MUTTI LIVE TOMATO HARVEST – AN EXCLUSIVE ACCESS TO MUTTI’S FIELDS AND FACTORY!

• In this page, you can find a recollection of the best moments of our live, and a complete Q&A to dive into the answers of our speakers in a written format.

• Three Mutti speakers discussing quality, sustainability and work ethics are challenged throughout the live with tricky questions from food influencers all over the Nordics, while followers are encourage to submit their own questions about Mutti in the comment box.

• Mutti live tour opens the doors for the first time for everyone to discover what really happens at Mutti during harvest time

29th of August, Mutti organized something never seen before, sending live stream from our fields and plant to give our followers an exclusive sneak peek to what happens at Mutti during tomato harvest.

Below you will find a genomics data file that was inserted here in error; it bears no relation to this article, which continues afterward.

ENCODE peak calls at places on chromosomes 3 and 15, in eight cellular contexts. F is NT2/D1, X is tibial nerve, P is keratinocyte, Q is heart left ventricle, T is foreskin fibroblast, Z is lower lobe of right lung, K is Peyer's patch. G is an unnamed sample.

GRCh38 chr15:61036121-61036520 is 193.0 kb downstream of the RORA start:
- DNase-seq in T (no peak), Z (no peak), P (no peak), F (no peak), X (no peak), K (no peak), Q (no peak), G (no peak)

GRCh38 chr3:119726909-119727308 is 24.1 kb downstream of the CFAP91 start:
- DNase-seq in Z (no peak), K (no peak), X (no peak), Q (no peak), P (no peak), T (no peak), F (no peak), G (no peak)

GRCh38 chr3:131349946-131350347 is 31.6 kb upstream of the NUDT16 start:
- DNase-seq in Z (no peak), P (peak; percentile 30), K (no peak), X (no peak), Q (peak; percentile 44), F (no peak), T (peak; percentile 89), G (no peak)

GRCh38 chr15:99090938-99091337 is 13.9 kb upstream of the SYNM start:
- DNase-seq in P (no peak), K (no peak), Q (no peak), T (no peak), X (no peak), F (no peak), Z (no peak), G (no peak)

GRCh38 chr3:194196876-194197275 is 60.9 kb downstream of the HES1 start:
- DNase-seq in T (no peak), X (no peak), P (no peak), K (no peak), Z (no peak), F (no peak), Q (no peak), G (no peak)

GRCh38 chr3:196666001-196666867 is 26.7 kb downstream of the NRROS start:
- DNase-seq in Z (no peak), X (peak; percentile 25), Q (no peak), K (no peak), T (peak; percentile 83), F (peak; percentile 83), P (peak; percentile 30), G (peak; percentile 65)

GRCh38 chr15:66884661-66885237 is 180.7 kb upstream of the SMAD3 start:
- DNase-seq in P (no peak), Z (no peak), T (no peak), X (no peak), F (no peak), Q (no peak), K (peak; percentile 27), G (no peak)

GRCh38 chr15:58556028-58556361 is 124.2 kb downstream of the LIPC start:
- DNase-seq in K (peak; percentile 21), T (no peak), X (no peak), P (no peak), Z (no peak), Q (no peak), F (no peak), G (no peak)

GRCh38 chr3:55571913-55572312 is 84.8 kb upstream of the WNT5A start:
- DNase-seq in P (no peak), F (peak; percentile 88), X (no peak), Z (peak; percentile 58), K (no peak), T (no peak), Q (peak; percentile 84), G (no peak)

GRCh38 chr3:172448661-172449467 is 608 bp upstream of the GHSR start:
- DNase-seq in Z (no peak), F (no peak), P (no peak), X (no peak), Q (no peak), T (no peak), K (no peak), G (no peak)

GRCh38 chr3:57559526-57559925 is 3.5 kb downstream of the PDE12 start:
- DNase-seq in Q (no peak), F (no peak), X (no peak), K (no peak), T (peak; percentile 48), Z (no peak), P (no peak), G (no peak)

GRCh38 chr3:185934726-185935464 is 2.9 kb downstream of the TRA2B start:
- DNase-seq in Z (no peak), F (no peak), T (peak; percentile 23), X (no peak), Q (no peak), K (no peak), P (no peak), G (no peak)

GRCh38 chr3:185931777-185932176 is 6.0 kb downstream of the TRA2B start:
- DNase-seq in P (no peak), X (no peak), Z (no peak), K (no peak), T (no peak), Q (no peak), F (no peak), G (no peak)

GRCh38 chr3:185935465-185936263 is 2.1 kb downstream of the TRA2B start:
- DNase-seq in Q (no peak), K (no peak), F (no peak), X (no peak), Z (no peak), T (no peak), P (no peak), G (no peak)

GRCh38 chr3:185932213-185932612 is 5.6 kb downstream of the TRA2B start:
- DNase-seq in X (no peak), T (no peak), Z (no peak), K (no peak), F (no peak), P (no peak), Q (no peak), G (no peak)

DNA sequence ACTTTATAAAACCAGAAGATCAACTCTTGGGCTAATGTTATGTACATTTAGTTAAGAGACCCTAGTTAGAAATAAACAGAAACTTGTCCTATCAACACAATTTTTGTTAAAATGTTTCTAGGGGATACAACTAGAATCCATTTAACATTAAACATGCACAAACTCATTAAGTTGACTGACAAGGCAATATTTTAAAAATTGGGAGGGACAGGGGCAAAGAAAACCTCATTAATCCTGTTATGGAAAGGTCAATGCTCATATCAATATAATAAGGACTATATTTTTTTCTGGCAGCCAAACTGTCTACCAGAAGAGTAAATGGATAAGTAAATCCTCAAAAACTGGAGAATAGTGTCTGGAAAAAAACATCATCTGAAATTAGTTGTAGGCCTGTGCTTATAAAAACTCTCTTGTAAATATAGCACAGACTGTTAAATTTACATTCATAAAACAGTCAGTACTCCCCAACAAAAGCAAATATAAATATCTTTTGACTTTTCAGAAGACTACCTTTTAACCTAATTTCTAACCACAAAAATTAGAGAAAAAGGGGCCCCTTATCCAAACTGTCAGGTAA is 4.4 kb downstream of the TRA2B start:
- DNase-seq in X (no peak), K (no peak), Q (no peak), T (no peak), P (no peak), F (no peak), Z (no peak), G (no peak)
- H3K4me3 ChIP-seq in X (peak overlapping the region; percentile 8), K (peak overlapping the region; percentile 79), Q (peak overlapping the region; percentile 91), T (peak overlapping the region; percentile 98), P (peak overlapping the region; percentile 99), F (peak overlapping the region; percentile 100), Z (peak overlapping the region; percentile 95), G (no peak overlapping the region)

In the live, followers were able to challenge Mutti speakers in different topics covering Mutti’s approach to sustainability, social responsibility and quality. Our speakers answered challenging questions, such as “how can a tomato producer like Mutti be sustainable?”, “why should a Nordic consumer buy Mutti tomatoes instead of local fresh ones?” and how does Mutti guarantee that suppliers follow your strict requests?”.

The live was planned to take place on our Instagram but due to technical problems we were forced to move it to our @MuttiPomodoroNordics Facebook-account. Nevertheless, we really hope you still had a chance to follow our live on.

TAKE A LOOK AT OUT BEST MOMENTS

In case you missed it, take a look at some of the best moments included in the below 3-minute video reportage!